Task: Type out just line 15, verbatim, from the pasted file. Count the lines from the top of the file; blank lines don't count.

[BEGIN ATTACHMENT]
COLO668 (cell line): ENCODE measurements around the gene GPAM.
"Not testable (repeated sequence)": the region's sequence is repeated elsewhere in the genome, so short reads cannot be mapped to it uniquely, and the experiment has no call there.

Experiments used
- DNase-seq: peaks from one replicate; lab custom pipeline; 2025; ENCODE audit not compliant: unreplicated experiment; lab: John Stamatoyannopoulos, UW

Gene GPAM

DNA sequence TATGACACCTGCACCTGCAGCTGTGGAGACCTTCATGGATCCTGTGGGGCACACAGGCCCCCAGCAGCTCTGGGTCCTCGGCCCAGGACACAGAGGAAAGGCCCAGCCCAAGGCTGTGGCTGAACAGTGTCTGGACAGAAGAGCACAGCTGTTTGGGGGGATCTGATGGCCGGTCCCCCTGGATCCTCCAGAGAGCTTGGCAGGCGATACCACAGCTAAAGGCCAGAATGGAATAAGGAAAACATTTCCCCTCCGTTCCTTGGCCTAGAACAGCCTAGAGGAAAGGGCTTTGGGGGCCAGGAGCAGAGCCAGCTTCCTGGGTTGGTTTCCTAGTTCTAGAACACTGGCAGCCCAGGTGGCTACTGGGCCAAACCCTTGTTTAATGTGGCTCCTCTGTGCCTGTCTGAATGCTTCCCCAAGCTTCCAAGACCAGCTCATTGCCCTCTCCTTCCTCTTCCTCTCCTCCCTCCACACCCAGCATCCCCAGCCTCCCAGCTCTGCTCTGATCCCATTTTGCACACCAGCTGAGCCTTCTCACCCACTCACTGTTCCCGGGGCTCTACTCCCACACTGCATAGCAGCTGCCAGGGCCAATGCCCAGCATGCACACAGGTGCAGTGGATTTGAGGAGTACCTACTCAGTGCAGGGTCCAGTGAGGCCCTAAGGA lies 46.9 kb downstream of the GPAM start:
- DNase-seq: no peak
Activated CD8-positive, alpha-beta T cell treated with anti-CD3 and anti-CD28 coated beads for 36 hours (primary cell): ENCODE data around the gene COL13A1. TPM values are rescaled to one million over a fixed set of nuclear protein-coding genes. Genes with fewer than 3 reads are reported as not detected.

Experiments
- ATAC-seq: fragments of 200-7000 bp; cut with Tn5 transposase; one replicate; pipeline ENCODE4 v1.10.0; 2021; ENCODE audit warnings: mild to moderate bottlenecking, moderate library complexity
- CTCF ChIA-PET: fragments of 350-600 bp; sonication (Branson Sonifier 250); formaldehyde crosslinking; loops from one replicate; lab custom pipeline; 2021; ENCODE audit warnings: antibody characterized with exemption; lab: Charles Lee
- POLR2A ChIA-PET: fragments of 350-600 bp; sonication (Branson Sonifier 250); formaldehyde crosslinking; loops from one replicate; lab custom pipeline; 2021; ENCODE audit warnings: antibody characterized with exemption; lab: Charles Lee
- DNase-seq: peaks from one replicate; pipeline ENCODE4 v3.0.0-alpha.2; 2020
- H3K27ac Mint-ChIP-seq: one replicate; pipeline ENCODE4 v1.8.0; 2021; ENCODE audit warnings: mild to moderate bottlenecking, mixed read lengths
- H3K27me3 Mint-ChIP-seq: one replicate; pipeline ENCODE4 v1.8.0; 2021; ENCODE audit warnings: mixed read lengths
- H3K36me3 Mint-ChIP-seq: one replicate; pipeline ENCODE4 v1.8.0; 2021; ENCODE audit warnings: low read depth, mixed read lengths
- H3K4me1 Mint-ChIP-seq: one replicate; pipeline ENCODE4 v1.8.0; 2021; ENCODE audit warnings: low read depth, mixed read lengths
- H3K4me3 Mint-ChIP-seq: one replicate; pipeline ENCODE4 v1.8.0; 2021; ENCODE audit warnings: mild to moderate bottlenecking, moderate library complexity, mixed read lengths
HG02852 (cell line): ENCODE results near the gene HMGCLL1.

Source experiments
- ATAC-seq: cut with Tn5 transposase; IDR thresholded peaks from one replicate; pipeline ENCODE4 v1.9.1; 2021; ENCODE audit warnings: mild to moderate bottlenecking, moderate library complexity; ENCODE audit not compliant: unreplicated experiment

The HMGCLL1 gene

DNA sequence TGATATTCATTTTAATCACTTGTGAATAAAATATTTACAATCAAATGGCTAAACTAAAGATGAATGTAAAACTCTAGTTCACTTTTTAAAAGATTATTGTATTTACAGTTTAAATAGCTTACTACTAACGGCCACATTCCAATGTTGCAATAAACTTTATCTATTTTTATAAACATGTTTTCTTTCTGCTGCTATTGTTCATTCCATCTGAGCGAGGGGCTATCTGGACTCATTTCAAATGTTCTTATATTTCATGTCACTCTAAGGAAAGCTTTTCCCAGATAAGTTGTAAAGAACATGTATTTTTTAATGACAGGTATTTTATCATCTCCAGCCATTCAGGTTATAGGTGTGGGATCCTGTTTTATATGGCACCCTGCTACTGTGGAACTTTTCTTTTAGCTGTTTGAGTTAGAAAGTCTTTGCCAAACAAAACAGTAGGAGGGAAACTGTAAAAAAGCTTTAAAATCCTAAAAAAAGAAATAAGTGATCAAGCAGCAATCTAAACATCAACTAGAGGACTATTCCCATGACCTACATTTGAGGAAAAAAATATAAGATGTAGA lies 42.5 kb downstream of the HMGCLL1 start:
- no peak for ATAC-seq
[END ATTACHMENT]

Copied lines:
- H3K27me3 Mint-ChIP-seq: one replicate; pipeline ENCODE4 v1.8.0; 2021; ENCODE audit warnings: mixed read lengths